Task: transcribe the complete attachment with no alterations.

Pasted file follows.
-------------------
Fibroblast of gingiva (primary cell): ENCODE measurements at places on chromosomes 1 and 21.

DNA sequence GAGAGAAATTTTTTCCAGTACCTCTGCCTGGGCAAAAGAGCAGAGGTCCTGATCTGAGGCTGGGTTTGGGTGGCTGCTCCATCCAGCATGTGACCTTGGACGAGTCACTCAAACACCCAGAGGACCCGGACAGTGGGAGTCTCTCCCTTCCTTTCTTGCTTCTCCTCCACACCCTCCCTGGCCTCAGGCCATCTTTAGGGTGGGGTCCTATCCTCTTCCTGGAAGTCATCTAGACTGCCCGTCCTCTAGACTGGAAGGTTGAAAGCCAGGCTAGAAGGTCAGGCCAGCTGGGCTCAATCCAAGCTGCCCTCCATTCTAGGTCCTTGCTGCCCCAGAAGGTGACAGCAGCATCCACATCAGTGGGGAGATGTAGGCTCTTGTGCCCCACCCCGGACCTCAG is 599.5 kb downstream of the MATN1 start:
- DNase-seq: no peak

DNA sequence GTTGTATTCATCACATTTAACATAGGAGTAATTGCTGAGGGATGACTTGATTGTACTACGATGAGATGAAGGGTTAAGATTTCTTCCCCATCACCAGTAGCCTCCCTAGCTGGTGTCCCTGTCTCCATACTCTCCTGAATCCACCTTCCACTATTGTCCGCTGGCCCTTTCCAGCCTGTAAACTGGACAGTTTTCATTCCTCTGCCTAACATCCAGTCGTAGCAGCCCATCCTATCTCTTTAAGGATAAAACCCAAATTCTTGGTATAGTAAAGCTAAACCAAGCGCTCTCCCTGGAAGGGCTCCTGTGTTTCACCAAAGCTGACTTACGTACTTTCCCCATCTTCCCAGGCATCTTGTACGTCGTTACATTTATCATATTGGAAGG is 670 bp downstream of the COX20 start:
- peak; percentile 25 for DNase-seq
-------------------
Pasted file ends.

Fibroblast of gingiva (primary cell): ENCODE measurements at places on chromosomes 1 and 21.

DNA sequence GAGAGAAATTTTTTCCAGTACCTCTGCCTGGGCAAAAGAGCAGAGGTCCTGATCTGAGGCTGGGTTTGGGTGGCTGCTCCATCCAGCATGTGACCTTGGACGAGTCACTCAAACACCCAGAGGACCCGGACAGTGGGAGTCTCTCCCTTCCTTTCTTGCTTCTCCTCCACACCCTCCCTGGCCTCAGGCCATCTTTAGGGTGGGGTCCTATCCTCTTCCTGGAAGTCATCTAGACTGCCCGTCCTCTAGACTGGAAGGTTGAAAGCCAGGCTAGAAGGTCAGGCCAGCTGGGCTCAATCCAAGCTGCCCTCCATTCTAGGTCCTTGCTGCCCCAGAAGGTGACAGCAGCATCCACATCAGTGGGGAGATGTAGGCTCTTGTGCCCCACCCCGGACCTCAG is 599.5 kb downstream of the MATN1 start:
- DNase-seq: no peak

DNA sequence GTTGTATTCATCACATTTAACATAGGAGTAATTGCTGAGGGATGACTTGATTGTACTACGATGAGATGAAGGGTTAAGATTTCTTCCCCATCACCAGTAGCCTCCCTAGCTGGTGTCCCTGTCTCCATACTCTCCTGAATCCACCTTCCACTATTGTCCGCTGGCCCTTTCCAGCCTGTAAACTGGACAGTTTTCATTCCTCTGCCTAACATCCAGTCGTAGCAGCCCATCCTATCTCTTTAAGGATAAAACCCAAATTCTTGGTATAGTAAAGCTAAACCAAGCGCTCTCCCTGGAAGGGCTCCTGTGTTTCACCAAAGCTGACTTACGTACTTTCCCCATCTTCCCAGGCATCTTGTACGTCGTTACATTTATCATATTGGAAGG is 670 bp downstream of the COX20 start:
- peak; percentile 25 for DNase-seq